Vote Oprah

Oprah Winfrey should run for the U.S. Senate next year.

I know it sounds like a crazy idea, but it actually makes a lot of sense. She could fund her own campaign. She has a good personal story, having gone from "humble beginnings in rural Mississippi" to being "one of the most important figures in popular culture," according to her Web site. She has high name recognition -- about 21 million people in the United States watch her show each week -- and Time magazine named her one of the most influential figures of the 20th century. Plus, she'll be looking for employment soon: Oprah's already announced plans to quit her weekday gabfest in 2006.

The Democrats could use a candidate like Oprah in Illinois. She'd have a natural base of support from suburban women, who make up a crucial part of the electorate. She's already familiar with Capitol Hill, having testified before the Senate Committee on the Judiciary in the early 1990s. And the bill she was championing at the time -- the National Child Protection Act, which proposed to establish a national database of convicted child abusers -- was later signed into law by President Clinton. Not to mention the fact that she would bring needed diversity to the Senate, as the only African American and one of a small number of women.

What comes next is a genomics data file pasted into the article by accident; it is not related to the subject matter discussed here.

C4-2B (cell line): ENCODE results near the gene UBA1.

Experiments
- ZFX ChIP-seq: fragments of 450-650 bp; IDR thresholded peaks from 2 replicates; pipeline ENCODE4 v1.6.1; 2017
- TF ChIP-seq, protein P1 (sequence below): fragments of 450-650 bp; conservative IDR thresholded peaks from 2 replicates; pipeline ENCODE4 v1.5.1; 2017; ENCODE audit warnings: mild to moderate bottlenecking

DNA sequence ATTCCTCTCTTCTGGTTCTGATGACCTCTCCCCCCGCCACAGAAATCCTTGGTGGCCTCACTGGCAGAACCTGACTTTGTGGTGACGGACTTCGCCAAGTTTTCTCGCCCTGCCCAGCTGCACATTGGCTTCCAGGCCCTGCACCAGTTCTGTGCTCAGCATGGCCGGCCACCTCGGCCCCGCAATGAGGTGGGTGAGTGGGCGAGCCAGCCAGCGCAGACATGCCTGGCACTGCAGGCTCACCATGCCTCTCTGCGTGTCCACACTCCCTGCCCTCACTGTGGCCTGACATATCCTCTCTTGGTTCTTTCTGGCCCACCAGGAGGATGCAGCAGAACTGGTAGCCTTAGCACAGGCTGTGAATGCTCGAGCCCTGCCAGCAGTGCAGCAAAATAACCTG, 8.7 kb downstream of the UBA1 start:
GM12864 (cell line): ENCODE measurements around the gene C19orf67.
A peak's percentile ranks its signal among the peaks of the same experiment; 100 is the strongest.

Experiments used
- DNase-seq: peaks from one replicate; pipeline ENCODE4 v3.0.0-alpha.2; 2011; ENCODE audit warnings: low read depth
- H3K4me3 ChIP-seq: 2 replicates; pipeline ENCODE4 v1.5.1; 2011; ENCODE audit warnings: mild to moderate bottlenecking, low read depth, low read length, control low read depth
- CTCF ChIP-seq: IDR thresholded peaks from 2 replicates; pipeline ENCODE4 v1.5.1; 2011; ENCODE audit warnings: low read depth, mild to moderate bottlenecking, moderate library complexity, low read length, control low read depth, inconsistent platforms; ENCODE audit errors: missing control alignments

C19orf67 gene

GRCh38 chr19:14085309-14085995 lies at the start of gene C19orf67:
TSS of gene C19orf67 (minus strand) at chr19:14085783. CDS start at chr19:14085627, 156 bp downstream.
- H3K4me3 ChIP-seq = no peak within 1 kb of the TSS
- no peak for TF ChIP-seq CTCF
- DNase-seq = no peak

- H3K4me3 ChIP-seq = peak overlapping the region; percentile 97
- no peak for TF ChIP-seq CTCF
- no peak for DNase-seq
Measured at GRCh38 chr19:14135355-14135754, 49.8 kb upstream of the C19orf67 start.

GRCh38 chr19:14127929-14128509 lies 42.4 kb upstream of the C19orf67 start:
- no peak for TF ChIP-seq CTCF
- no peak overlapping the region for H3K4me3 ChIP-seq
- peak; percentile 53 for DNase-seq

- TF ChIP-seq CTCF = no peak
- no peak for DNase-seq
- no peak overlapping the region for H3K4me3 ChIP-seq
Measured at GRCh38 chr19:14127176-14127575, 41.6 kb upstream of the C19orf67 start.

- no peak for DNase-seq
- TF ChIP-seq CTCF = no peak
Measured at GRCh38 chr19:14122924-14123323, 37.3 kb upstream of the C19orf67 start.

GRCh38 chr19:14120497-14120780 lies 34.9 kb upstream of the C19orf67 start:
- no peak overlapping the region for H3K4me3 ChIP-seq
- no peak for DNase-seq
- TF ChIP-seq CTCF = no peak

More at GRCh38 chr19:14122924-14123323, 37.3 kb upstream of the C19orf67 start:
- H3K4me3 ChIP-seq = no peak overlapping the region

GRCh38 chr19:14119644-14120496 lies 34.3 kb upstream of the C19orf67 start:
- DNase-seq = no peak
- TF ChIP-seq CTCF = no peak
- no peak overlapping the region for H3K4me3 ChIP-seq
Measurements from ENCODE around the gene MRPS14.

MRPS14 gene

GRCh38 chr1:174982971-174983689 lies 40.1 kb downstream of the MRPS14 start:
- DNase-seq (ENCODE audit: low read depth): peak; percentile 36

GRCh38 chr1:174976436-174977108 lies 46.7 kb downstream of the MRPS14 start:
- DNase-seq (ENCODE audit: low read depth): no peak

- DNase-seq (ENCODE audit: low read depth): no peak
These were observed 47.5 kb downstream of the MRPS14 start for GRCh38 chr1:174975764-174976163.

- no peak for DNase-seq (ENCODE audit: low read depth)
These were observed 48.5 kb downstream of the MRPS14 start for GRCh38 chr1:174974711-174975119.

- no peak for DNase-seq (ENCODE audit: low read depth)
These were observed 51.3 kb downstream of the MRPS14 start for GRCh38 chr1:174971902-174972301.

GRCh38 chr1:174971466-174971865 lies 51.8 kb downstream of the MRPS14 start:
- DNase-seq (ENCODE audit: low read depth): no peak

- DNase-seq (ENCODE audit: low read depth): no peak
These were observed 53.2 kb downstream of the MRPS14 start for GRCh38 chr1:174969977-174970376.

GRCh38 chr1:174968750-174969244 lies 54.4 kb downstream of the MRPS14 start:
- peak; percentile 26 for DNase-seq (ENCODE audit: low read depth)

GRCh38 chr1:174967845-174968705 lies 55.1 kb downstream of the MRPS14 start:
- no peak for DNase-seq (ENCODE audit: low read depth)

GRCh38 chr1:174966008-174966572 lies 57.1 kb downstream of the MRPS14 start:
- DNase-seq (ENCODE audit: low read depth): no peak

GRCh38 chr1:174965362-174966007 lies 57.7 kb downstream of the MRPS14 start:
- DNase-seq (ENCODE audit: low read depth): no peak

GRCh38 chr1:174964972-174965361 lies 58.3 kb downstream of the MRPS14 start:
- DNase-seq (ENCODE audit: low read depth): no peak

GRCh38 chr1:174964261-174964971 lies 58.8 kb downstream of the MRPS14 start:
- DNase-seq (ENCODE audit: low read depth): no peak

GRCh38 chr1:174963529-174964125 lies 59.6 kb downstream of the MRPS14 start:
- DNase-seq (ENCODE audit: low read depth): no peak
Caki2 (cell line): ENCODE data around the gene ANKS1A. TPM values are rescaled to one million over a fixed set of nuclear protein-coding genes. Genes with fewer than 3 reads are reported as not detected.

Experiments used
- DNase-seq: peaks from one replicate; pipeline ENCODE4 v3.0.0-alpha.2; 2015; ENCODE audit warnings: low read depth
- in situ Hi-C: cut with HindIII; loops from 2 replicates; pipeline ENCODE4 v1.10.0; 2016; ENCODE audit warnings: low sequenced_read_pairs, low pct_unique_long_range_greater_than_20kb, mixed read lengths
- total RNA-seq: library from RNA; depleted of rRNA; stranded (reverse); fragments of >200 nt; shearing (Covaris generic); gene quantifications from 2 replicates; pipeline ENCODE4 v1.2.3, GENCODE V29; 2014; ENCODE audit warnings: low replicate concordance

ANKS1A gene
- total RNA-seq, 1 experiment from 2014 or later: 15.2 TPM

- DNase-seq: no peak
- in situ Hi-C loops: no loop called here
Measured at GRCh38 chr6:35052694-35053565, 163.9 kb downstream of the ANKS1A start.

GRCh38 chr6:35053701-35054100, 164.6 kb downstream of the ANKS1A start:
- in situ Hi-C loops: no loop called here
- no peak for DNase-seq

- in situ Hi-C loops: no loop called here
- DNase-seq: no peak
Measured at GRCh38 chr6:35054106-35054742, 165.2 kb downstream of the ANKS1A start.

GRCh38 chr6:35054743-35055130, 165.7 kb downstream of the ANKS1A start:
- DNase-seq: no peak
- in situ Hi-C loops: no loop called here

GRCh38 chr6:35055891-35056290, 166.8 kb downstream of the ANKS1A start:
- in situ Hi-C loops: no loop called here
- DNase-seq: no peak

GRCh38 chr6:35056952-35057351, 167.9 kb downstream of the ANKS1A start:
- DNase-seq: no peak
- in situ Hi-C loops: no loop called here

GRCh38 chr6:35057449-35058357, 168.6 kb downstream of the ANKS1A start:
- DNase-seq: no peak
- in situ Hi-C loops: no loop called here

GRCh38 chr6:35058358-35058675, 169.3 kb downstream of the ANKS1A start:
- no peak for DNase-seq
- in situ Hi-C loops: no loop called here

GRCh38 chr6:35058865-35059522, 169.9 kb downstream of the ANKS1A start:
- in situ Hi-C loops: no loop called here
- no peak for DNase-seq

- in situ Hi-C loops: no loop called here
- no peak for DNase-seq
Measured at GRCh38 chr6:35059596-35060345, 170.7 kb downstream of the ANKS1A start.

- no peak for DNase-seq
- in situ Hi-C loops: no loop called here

Every day Oprah talks with ordinary Americans about their problems, which is more than most politicians can say about their relationships with constituents. She has recently interviewed political figures such as then-Treasury Secretary Paul O'Neill and former Gov. George Ryan (R-Ill.). She presents an optimistic vision and wants to empower people, worthy qualities in a politician. She started the Oprah's Angel Network in 1997, which has given scholarships to more than 150 children, donated money for more than 200 Habitat for Humanity houses and contributed to 34 schools in 10 countries. And she knows how to connect with others, a quality George W. Bush has and Al Gore doesn't. Oprah's not afraid to stand up to politicians, correcting Gore on her program in 2000 when he called CDs "albums." (She noted that the word was outdated.) And she would know how to coax reluctant witnesses to pipe up with important information at hearings. As a savvy self-promoter, she could also advise the Democratic party on the best way to get out its message.

If Oprah ran, it would most likely be in Illinois, where she hosts her show, so she would be trying to unseat freshman GOP Sen. Peter Fitzgerald. He's one of the Democrats' top targets next year, having won in 1998 with just 51 percent of the vote. Though a number of Democrats are lining up to challenge Fitzgerald, none is particularly well-known. There's Cook County Treasurer Maria Pappas; State Comptroller Dan Hynes; investment banker Blair Hull; and Gary Chico, a former president of the Chicago Board of Education. This is clearly a field that's begging for someone with Oprah's name recognition.